"What are landing pages, and why are they important to us?"
You may have heard of them, but do you know what B2B lead generation landing pages are? If you're shaking your head, you're far from alone. The lowdown is this: You need landing pages if you want to drive revenue through your website via content/inbound marketing.
This post will explain why they're a valuable B2B lead generation tool and how they turn traffic into eventual customers:
1. What Are B2B Lead Generation Landing Pages?
By the end of this post, you'll master Landing Page 101:
- What's a landing page?
- Why do I need landing pages?
- What are the key components of a landing page?
- What else should I include in a landing page?
- How many landing pages can a website have?
- What's the ideal landing page size for a website?
- How do landing pages work with PPC paid ads?
Let's start with the basics. A landing page is just another page on your website -- but with a very specific and important purpose.
Much like the main pages on your site, you can visit a landing page by entering the direct URL to the page. Here's a B2B-specific landing page example -- on this powder metallurgy manufacturer's website, you can view its AC Motor Design Guide at:
Landing Page vs. Website: What's the Difference?
So, a landing page is just another page in your B2B website strategy book. Then why not just call it a regular old page? Or a website?
There are some key visual differences between regular pages on your website and landing pages.
However, these distinctions are best visible when the two page types are compared, side-by-side:
- The landing page is more focused
- The primary goal on the left is to inform the visitor; on the right, it's to drive action.
- The headline on the left is topical, where the headline on the right is action-oriented.
- The landing page relies less on text and more on graphics
- Overall the landing page is slightly more 'sales-y' than the page on the left.
Difference in Accessing These Pages
With a few exceptions, the landing page on the right is only accessible by clicking a call-to-action (CTA) button -- more on these in a bit.
Splash Pages vs. Landing Pages
Perhaps you've heard of the close-ish relative of our topic -- the splash page. A website splash page can, like a landing page, promote a new offer or event (like a webinar). However, it can do other things:
- Tempt visitors with a visual tease
- Allow users to choose a region or language
- Display an alert, warning, or disclaimer (i.e. age verification)
There's no universal purpose for splash pages -- it varies based on the niche in which you're marketing. As you're about to learn, this is how they differ from the ultra-focused landing page:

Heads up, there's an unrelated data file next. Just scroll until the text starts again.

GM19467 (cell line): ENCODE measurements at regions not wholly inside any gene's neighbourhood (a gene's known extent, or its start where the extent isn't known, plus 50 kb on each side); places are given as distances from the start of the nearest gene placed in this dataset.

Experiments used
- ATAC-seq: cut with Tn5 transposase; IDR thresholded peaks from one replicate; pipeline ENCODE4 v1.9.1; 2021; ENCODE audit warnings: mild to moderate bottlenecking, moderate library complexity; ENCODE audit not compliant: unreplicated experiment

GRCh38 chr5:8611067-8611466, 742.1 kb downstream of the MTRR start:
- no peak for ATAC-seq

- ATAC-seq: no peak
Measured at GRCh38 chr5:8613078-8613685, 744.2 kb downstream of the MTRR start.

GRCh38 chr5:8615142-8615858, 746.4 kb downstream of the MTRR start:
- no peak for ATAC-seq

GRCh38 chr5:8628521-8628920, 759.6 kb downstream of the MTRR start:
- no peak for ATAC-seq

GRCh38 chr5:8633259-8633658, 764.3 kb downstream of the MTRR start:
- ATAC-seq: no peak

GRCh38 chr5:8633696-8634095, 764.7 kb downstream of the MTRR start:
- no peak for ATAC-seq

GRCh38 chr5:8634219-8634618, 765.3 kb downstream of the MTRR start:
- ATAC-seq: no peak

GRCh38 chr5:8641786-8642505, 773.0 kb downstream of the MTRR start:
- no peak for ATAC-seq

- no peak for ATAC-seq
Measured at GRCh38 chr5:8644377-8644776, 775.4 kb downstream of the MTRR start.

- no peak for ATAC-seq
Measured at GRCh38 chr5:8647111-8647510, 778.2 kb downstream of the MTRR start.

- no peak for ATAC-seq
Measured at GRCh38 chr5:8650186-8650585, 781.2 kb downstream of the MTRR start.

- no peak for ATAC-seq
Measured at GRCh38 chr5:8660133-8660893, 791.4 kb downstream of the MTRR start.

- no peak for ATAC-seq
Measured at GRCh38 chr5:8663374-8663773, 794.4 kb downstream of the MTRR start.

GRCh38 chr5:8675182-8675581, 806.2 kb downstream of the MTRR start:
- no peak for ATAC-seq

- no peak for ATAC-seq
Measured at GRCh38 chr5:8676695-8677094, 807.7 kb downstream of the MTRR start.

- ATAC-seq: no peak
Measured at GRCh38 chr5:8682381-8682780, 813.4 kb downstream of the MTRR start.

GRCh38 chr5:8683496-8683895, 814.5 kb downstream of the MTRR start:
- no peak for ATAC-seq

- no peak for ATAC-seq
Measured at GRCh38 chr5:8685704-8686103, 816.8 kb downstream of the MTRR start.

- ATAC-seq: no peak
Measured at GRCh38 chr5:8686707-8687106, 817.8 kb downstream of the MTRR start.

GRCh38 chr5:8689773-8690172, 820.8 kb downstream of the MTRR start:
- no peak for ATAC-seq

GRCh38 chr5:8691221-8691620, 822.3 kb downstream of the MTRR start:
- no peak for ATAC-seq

2. Why Do I Need a Landing Page?
Above, the left page's primary function is to provide information. It's not visible in the screenshot, but at the bottom there's a CTA promoting the landing page and its offer.
The landing page, meanwhile, has one purpose: To convince and allow the reader to take a specific action. In this example, that action is downloading the e-book about motor design.
So, what's in it for your company? Leads!
The landing page focuses on getting the visitor to provide contact details (and perhaps other data valuable to your B2B digital marketing strategy) in exchange for a resource. The reward doesn't have to just be an e-book or a whitepaper -- you can also offer:
- Requesting a free consultation
- Buying a product/service
- Opting in to a mailing list
- Requesting a quote
- Making a donation
- Answering a survey
When to Use a Landing Page
Landing pages help supplement other marketing tactics, both online and off. By directing clicks to a landing page, you can increase the success rate of many marketing tactics:
- PPC (pay-per-click) advertising
- Trade shows
- Social media
By directing these tactics to a unique landing page, you can very accurately measure the effectiveness and ROI of your other marketing tactics.
3. What Are the Key Components of a Landing Page?
Let's use a simple example: a "Contact Us"-style landing page.
First off, pay close attention to what's not present: the website's navigation. Remember, your #1 goal with this type of page is to get that contact information (or achieve some other goal). We don't want extra menus, links, or buttons distracting the visitor.
Here's what you should write and include on a landing page, from top to bottom:
- Banner with striking, relevant image